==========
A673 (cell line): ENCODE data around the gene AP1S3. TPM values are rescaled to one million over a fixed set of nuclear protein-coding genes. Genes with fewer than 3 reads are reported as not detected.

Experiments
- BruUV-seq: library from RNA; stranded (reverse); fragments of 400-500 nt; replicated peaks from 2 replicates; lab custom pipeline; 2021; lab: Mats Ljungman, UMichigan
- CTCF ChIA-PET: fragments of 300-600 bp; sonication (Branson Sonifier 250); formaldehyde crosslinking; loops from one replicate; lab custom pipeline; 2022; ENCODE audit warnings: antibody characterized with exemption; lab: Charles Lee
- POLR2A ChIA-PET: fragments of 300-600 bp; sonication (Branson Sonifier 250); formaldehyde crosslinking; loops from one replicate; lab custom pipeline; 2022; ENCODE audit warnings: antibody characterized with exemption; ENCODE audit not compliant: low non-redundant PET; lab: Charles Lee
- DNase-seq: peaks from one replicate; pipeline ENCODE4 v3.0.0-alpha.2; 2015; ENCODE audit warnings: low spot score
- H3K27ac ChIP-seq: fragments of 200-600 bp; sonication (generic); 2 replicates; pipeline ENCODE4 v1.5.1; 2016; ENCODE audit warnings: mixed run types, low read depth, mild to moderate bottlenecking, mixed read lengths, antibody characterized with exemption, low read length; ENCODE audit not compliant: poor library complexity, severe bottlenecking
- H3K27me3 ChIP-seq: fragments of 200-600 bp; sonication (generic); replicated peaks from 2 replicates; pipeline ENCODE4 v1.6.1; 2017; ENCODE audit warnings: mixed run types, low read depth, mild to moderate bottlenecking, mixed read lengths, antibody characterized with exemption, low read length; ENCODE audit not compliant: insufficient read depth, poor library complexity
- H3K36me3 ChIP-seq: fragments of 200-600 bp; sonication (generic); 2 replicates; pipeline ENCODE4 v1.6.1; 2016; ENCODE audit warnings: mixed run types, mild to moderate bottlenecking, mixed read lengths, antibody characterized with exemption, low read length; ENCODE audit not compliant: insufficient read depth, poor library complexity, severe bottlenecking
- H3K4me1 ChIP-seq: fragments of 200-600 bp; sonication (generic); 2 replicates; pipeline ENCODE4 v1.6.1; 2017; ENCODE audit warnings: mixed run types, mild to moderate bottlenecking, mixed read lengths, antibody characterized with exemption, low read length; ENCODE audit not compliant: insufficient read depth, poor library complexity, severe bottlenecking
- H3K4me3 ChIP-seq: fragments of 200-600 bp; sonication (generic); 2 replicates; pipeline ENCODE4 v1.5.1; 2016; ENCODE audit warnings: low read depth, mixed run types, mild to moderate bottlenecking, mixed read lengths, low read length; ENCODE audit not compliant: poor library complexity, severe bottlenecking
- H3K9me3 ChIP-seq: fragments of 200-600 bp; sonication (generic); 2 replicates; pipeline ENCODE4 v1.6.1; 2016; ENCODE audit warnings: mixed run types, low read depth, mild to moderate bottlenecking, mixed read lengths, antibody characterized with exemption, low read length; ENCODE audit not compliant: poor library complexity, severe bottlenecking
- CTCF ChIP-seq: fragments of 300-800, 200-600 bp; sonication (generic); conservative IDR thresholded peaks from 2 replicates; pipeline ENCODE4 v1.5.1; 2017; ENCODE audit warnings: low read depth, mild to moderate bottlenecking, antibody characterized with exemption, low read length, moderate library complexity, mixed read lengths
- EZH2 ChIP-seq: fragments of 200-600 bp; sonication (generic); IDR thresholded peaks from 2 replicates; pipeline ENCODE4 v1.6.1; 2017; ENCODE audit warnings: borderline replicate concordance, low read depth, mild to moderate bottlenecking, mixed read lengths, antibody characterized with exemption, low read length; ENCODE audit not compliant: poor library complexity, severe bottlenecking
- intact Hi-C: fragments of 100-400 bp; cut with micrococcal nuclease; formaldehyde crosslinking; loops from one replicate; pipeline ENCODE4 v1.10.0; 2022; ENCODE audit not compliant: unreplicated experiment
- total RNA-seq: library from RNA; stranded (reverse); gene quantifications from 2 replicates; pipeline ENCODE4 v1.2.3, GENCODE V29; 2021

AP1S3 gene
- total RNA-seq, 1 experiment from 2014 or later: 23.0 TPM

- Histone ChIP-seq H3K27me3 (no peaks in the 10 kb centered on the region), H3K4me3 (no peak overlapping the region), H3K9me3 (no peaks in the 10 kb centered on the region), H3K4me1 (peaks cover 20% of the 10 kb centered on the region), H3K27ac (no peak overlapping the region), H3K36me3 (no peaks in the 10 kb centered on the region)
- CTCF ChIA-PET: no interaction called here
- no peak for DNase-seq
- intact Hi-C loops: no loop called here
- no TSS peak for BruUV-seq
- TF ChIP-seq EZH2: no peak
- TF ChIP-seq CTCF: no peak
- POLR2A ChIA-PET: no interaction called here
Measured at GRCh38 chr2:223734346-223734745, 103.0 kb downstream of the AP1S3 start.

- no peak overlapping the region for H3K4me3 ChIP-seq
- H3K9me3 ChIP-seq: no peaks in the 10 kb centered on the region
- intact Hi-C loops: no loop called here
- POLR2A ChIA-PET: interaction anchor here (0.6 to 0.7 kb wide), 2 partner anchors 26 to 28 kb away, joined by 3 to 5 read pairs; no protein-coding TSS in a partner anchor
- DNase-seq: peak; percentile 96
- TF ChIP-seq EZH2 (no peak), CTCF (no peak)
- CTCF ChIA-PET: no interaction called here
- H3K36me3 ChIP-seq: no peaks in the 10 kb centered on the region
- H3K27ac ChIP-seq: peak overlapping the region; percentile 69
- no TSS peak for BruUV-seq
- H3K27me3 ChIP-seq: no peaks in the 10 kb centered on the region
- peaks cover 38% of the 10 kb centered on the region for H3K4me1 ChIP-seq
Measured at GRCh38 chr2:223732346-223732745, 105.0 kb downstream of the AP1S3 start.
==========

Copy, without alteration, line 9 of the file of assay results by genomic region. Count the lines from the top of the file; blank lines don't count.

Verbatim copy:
- H3K36me3 ChIP-seq: fragments of 200-600 bp; sonication (generic); 2 replicates; pipeline ENCODE4 v1.6.1; 2016; ENCODE audit warnings: mixed run types, mild to moderate bottlenecking, mixed read lengths, antibody characterized with exemption, low read length; ENCODE audit not compliant: insufficient read depth, poor library complexity, severe bottlenecking